My teaser Tuesday is from: Love Water Memory by Jennie Shortridge

"Her hands fidgeted, picking at the edges of the suit jacket sleeves. For the first time, he noticed broken fingernails, the raw skin of her palms. He tried to imagine what she'd had to do to survive and couldn't let himself."

Monday, March 25, 2013

(18) Nocturnal

Title: Nocturnal: A Novel by Scott Sigler
576 pages
Genre: Horror/Mystery

Synopsis: Homicide detective Bryan Clauser is losing his mind.

How else to explain the dreams he keeps having—dreams that mirror, with impossible accuracy, the gruesome serial murders taking place all over San Francisco? How else to explain the feelings excitement?

As Bryan and his longtime partner, Lawrence “Pookie” Chang, investigate the murders, they learn that things are even stranger than they at first seem. For the victims are all enemies of a seemingly ordinary young boy—a boy who is gripped by the same dreams that haunt Bryan.  Meanwhile, a shadowy vigilante, seemingly armed with superhuman powers, is out there killing the killers.  And Bryan and Pookie’s superiors—from the mayor on down—seem strangely eager to keep the detectives from discovering the truth. 

Doubting his own sanity and stripped of his badge, Bryan begins to suspect that he’s stumbled into the crosshairs of a shadow war that has gripped his city for more than a century—a war waged by a race of killers living in San Francisco’s unknown, underground ruins, emerging at night to feed on those who will not be missed.

Review: Bryan Clauser is a good cop and has rarely been sick in his life.  He has the nickname "Terminator" among his collegues due to his almost expressionless attitude and deadly aim in a firefight.  Many cops never draw their weapons in their entire career, but Bryan has killed 5 people in clean shoots.  His aim is true and he has saved the life of at least 2 other officers.  When Bryan and his joke cracking partner Pookie get called to a crime scene weird things start happening to Bryan.  He gets sick for the first time that he can remember.  Really sick, and he is hearing strange voices, drawing weird symbols and having dreams about murders that turn out to be real.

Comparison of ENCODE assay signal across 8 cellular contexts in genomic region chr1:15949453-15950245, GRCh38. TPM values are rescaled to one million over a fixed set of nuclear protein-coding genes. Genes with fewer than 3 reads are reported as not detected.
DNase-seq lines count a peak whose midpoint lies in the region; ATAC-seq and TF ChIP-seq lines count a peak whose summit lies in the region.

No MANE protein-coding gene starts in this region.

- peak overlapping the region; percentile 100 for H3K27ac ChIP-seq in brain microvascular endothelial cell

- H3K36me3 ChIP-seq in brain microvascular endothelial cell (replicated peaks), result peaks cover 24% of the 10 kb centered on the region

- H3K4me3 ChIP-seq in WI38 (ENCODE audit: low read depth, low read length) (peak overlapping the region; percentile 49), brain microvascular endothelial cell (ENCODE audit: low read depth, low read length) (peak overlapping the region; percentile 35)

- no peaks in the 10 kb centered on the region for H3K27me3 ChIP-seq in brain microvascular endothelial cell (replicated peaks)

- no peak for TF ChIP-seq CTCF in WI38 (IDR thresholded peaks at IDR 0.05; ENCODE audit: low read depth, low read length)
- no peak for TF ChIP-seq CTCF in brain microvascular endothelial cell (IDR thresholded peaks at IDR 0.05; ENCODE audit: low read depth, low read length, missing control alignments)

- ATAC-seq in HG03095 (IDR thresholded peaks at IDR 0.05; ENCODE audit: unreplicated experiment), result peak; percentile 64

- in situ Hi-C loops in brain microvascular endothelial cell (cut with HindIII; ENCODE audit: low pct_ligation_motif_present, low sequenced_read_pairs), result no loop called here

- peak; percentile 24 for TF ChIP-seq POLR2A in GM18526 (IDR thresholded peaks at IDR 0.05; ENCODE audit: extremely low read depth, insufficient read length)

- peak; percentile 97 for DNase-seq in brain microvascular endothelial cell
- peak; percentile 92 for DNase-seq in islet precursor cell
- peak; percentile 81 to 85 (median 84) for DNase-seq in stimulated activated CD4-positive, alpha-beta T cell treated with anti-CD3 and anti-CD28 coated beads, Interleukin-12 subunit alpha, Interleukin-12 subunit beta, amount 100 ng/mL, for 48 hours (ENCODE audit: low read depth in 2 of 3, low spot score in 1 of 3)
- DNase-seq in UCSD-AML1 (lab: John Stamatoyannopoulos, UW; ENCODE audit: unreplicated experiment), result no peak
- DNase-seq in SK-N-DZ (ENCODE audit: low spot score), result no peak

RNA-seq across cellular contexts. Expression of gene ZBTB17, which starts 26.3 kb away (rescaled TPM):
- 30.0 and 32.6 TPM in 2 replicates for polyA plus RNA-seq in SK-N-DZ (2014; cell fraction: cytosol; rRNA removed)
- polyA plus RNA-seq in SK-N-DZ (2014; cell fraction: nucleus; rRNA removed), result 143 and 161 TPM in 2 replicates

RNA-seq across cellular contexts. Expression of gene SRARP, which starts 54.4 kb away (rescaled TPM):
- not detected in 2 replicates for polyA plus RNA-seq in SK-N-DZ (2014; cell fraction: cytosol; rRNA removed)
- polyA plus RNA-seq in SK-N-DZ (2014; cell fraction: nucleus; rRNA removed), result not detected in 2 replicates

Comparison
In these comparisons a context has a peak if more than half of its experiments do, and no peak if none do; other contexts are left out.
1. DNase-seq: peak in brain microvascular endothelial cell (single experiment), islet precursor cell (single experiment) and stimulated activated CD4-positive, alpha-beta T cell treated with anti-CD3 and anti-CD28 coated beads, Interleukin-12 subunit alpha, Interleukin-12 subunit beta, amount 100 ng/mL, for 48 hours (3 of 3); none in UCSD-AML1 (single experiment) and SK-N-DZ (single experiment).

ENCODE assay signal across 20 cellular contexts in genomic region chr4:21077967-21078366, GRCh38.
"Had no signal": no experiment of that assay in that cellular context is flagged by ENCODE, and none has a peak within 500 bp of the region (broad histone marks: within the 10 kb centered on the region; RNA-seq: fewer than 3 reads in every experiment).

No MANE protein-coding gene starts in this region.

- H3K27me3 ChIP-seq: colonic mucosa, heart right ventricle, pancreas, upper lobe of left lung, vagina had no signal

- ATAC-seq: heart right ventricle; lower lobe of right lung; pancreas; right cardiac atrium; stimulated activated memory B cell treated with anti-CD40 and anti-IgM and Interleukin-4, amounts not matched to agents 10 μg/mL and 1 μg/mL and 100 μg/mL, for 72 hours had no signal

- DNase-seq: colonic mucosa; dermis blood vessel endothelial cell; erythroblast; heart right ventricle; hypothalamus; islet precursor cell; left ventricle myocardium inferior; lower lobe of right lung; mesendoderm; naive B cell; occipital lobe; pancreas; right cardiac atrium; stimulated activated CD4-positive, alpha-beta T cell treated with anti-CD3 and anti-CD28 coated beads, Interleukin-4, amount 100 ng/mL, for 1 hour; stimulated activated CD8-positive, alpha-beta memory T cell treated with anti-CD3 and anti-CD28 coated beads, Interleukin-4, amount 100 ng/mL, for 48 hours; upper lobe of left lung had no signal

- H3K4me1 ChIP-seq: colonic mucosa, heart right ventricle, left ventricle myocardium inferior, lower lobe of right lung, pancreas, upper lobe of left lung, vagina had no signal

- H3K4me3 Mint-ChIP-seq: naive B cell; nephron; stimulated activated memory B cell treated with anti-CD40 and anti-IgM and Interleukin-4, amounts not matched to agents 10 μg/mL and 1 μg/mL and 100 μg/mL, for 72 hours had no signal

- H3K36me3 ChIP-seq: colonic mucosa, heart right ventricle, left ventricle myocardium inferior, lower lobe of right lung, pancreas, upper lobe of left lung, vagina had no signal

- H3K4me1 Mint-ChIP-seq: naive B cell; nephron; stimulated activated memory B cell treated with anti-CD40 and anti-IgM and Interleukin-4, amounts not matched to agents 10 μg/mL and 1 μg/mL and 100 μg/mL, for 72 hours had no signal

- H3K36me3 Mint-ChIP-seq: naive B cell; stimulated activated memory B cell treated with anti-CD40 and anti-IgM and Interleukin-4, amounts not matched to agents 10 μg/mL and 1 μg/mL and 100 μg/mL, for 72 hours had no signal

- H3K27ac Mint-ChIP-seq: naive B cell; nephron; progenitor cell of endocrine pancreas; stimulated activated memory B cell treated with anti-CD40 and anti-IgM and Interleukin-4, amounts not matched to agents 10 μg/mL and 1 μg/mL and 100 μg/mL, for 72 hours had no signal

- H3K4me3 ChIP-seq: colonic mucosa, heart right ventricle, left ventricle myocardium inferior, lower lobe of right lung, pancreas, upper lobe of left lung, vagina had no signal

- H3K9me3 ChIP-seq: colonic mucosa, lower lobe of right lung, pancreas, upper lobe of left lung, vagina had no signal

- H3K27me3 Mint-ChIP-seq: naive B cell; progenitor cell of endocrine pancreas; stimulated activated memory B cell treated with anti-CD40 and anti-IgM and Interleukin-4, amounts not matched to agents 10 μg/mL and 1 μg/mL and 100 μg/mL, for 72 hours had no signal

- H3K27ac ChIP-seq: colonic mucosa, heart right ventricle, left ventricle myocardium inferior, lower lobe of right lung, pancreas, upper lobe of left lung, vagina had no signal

With his sanity and his job on the line Bryan and Pookie try to figure out what is happening and why their boss seems to want her best detectives on a case that involves cult symbols and a body count that keeps growing.

This is a fast paced, creepy ride.  You have no idea where things are leading in the beginning and as the story plays out you still aren't sure where it will all end.  Some have compared this book to Stephen King but I would say its closer to John Connelly.  Spooky, detailed and something other worldly.  The characters are wonderful. Pookie in my opinion is the star of this book, despite Bryan being the main character Pookie steals the show with his witty remarks and dedication to his partner who he isn't sure hasn't lost his marbles.  This is definitely a book that could have a sequel but so far he hasn't written any sequels to any of his other novels.  This book keeps you guessing, reading more into those missing persons reports you hear on the news and looking over your shoulder when you go out at night.

Thursday, March 21, 2013

Read the latest data on the survival of 21st century reading

Print books may or may not be in danger, but reading in general isn't going out of style. Data from the Pew Research Center indicates that about 78% of Americans 16 or older say they've read at least one book in the last 12 months.

Pew looked at variations among reading habits in different communities  For example, 80% of urban and suburban residents alike say they've read at least one book in the past year, along with 78% of those in rural areas. We read for many reasons: 82% of suburban book lovers say they read for pleasure, as well as 79% of city dwellers and 76% of rural residents. At the same time, 79% of urbanites read to keep pace with current events; so do 79% of readers in the suburbs and 73% of rural readers.

Its not all e-books, either: 58% of Americans 16 and older say they have a library card, and 69% say that libraries are very important to them and their families.

Tuesday, March 19, 2013

Teaser Tuesday 3/19/13

Teaser Tuesdays is a weekly bookish meme, hosted by MizB of Should Be Reading. Anyone can play along!

• Grab your current read
• Open to a random page
• Share two (2) “teaser” sentences from somewhere on that page
• BE CAREFUL NOT TO INCLUDE SPOILERS! (make sure that what you share doesn’t give too much away! You don’t want to ruin the book for others!)